Arguably the 2nd most successful GM division, behind Chevrolet. The marque was “invented” by GM in 1926, the name being taken from the town of Pontiac, Michigan, where the cars were built. And as with the rival (Chrysler) Plymouth, the Pontiac’s had almost overnight success, some 200,000 being sold in 1929 alone. But the depression would take its toll on many, and Pontiac was hit hard, sales in 1932 slumping to a mere 50,000. While many of Pontiac’s sister marques fell by the way, GM President Alfred Sloan was determined that Pontiac should survive – but to do so would require some serious rationalisation.
Pontiac were forced to draw heavily upon the parts bin of Chevrolet, and then be sold under the Buick and Oldsmobile
dealer network. With the threat of Pontiac’s losing their identity altogether, stylist Frank Hershey and chief body engineer Roy Milner set about ensuring the Pontiac’s looked as different as possible to other GM division cars – quite a feat considering the rationalisation plan meant many body panels had to be shared.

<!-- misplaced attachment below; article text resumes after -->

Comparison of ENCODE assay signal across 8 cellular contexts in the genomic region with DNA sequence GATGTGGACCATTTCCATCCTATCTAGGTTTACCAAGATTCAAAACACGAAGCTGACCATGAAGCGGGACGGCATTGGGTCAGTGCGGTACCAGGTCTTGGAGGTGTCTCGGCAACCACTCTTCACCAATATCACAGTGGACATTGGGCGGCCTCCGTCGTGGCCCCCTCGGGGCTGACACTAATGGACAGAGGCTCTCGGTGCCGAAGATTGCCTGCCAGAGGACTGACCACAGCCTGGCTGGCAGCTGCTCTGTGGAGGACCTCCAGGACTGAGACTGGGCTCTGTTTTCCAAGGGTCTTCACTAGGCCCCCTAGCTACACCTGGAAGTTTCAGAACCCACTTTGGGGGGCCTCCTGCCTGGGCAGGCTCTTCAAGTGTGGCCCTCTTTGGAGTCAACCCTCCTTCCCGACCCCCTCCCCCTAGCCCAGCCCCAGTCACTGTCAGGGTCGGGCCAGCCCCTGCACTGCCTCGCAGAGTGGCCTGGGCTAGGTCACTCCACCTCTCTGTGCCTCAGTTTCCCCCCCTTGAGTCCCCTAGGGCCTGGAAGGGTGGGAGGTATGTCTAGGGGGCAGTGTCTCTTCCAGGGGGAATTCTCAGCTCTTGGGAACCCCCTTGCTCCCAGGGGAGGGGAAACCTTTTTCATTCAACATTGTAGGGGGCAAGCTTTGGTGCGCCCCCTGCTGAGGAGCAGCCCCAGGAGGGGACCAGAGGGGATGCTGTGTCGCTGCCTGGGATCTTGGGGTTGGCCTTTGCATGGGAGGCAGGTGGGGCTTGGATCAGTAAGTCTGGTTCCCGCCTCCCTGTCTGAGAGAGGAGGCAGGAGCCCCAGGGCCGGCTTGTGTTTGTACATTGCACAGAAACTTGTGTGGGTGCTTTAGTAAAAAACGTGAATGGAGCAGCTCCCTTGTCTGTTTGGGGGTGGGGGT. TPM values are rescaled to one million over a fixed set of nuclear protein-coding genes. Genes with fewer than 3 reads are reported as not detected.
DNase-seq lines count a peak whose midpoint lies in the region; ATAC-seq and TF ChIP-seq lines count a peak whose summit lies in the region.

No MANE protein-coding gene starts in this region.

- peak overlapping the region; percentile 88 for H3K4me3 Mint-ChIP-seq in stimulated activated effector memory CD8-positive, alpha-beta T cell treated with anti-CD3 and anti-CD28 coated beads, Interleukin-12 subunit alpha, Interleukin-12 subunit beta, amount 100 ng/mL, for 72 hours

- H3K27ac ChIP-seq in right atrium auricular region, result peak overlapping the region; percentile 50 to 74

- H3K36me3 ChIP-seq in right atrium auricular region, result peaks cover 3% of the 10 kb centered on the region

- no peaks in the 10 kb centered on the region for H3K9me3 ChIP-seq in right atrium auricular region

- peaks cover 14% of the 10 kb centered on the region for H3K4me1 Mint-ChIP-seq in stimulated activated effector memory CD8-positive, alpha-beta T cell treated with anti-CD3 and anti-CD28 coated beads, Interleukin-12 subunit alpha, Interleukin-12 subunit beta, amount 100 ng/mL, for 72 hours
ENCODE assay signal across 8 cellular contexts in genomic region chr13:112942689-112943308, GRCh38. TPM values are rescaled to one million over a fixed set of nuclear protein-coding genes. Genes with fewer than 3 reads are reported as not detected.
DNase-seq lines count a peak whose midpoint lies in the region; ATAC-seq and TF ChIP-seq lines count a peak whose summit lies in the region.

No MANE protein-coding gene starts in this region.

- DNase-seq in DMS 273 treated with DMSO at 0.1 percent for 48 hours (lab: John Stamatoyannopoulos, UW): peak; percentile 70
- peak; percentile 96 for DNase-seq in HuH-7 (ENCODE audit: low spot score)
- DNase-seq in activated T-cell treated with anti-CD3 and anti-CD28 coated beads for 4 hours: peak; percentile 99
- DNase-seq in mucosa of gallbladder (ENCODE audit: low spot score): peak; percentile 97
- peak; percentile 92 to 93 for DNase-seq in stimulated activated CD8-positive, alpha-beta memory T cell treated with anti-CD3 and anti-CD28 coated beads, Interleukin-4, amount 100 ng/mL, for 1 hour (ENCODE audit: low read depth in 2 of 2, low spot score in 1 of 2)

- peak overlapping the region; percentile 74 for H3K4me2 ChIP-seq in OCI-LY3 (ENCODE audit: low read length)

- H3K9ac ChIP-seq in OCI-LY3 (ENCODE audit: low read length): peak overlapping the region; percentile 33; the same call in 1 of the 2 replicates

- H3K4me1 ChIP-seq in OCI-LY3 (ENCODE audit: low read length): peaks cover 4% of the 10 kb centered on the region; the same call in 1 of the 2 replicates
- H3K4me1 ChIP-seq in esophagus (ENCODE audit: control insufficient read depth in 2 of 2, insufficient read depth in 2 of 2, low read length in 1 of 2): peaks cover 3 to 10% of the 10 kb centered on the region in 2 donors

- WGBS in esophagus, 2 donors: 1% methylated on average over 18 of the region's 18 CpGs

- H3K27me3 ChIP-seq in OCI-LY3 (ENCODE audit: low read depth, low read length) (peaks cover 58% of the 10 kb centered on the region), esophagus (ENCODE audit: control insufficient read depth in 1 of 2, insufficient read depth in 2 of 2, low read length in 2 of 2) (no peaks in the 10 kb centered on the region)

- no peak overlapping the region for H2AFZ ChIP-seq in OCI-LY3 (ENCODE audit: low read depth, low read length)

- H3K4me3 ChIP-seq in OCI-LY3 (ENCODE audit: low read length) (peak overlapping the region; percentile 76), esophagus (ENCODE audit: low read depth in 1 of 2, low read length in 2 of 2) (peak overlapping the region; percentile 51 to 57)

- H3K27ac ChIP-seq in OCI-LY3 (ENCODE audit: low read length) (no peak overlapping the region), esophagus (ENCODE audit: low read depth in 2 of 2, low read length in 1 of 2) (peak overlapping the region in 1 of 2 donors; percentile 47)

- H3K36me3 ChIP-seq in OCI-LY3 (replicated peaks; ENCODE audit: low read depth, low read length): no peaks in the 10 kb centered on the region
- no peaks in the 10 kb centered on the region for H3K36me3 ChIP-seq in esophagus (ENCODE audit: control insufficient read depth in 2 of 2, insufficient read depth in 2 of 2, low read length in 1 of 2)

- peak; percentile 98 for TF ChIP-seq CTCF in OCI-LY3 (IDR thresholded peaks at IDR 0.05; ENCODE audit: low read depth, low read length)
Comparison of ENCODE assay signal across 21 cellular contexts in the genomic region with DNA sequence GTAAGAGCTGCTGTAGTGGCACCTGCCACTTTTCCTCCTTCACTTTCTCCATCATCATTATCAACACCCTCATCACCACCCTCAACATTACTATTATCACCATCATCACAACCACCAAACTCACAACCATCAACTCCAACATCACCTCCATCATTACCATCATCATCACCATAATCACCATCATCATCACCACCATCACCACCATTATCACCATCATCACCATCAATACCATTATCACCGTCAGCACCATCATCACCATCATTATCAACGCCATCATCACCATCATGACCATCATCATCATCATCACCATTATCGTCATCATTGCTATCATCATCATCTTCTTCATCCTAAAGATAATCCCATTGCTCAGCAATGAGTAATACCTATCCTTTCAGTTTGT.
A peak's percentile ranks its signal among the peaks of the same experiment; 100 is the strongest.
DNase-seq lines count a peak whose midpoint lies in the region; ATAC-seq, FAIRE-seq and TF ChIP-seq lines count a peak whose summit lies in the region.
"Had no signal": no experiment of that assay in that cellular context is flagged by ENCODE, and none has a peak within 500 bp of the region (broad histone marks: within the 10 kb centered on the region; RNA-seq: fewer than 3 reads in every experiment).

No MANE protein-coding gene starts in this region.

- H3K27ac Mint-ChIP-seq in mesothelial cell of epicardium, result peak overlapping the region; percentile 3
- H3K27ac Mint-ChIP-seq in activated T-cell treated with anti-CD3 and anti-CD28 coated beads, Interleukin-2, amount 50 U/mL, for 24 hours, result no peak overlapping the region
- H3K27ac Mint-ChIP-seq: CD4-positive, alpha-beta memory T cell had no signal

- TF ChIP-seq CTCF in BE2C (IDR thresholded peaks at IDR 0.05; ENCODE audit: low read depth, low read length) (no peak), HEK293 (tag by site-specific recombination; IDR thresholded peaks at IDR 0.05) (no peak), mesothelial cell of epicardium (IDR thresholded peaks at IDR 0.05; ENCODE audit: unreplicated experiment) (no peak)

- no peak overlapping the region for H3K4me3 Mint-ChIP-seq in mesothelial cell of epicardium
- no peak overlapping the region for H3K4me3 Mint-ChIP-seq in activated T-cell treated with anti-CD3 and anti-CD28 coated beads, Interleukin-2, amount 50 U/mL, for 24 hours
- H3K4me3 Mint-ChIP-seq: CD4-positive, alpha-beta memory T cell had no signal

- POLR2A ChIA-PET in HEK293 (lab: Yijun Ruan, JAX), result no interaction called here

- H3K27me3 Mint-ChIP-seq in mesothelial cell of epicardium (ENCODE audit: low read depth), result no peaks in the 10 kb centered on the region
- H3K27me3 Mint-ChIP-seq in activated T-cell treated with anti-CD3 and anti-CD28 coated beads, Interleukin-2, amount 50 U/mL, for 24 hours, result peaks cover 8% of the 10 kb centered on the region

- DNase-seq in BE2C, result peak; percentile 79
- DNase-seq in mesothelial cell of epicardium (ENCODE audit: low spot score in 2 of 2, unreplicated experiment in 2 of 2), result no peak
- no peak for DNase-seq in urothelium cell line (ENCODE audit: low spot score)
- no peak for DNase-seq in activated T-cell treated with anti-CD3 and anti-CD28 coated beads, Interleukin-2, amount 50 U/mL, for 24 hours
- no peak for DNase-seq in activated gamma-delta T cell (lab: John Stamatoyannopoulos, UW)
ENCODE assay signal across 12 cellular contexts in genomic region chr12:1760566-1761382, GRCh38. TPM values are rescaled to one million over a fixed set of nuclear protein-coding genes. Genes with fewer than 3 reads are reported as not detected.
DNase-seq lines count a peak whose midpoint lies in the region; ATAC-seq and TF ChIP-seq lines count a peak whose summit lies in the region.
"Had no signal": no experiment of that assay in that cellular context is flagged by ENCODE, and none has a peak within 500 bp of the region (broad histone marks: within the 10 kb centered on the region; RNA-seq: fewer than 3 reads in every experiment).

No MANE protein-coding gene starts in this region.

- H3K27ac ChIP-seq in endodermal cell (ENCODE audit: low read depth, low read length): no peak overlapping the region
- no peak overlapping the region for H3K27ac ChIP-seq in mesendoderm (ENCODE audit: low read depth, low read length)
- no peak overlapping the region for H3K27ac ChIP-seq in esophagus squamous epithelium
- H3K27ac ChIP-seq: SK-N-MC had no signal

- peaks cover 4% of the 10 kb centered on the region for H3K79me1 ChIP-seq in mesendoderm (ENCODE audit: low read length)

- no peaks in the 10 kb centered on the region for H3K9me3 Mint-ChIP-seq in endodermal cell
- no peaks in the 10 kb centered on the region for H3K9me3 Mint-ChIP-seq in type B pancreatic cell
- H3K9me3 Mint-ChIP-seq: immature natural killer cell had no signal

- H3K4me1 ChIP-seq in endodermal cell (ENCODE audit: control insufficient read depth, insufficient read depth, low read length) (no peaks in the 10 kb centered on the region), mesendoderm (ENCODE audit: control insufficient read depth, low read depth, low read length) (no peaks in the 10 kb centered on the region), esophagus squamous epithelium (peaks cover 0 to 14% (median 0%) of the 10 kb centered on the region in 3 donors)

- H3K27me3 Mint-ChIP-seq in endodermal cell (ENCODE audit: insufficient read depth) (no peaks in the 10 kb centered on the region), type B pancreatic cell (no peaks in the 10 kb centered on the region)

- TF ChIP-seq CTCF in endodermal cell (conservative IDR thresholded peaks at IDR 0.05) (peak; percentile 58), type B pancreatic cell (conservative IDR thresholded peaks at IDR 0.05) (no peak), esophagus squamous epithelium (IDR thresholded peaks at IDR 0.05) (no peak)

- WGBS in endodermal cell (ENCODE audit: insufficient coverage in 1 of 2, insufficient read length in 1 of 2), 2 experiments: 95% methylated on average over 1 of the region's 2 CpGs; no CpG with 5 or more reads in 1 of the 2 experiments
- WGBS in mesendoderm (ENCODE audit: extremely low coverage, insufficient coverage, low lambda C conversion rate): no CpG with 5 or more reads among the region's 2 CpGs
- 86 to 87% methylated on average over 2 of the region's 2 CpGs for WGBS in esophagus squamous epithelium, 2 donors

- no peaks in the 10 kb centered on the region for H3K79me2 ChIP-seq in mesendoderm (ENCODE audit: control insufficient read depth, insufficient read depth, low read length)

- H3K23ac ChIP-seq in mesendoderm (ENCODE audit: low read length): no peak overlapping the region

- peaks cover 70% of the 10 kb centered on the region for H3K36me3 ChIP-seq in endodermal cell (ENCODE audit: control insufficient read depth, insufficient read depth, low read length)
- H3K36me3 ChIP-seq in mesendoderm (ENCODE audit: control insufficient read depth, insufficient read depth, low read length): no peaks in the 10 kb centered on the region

The Pontiac Eight of 1933 was a brilliant success, it featuring a silky smooth straight eight engine designed by Benjamin Anibal. The reputation of the Eight would spread, given the cars durability and reliability, and the engine would remain the mainstay until a new V8 arrived in 1955. By the late 1930’s sales, and the division, were in full recovery mode. After World War 2 Pontiac went from strength to strength, the Star Chief and Chieftan convertibles leading the way when American cars became long, wide and low riding.
Through the 1970’s it was Japanese competition and rising fuel prices that Pontiac were forced to contend with, the challenge being met with a plethora of fairly plain but easy to live with iterations such as the Phoenix, Grand Le Mans and Grand Am. The mid engined Fiero offered some driving excitement, and the Firebird Trans Am remained a leading muscle car. But it was the popular Grand Prix
model that ensured the marque would continue to enjoy it’s position as the 3rd best selling brand in the U.S.
Also see: The History of Pontiac (USA Edition)